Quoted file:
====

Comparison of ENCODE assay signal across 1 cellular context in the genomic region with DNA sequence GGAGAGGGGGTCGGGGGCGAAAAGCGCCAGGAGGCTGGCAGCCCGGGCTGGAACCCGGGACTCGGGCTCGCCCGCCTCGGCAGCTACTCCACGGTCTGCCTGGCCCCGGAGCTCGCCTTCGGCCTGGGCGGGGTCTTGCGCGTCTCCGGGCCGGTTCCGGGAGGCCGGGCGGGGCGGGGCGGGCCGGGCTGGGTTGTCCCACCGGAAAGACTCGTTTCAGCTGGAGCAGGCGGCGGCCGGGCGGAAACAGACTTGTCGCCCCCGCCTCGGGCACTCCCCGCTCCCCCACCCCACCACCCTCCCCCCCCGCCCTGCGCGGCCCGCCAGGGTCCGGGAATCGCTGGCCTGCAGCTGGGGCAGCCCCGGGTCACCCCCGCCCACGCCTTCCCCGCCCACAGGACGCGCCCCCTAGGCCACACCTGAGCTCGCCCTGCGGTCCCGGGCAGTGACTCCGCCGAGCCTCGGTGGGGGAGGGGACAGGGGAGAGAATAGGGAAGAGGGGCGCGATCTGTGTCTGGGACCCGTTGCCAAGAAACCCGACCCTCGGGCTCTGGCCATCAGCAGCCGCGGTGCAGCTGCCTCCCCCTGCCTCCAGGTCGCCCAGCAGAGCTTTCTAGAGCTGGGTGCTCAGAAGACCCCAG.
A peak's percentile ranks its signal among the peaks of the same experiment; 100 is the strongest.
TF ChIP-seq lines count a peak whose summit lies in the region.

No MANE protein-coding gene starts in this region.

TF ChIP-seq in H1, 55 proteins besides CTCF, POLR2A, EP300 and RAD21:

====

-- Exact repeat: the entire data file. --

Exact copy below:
Comparison of ENCODE assay signal across 1 cellular context in the genomic region with DNA sequence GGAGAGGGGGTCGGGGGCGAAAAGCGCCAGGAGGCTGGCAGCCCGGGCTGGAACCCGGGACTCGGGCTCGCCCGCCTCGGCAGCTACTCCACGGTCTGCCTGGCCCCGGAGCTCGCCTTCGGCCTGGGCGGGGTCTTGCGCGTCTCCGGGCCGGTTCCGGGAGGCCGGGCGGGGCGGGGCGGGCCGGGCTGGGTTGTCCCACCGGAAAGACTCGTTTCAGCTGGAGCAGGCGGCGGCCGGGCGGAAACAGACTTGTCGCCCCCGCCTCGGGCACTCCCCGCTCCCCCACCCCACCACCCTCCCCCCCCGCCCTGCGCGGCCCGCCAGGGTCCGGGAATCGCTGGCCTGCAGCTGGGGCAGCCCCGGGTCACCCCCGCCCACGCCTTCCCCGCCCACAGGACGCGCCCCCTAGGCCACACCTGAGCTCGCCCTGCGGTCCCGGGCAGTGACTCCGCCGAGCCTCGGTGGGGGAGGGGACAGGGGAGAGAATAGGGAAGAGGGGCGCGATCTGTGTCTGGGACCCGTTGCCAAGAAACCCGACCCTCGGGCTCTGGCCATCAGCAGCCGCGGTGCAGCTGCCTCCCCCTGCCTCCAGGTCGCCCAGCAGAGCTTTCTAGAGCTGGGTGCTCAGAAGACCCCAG.
A peak's percentile ranks its signal among the peaks of the same experiment; 100 is the strongest.
TF ChIP-seq lines count a peak whose summit lies in the region.

No MANE protein-coding gene starts in this region.

TF ChIP-seq in H1, 55 proteins besides CTCF, POLR2A, EP300 and RAD21: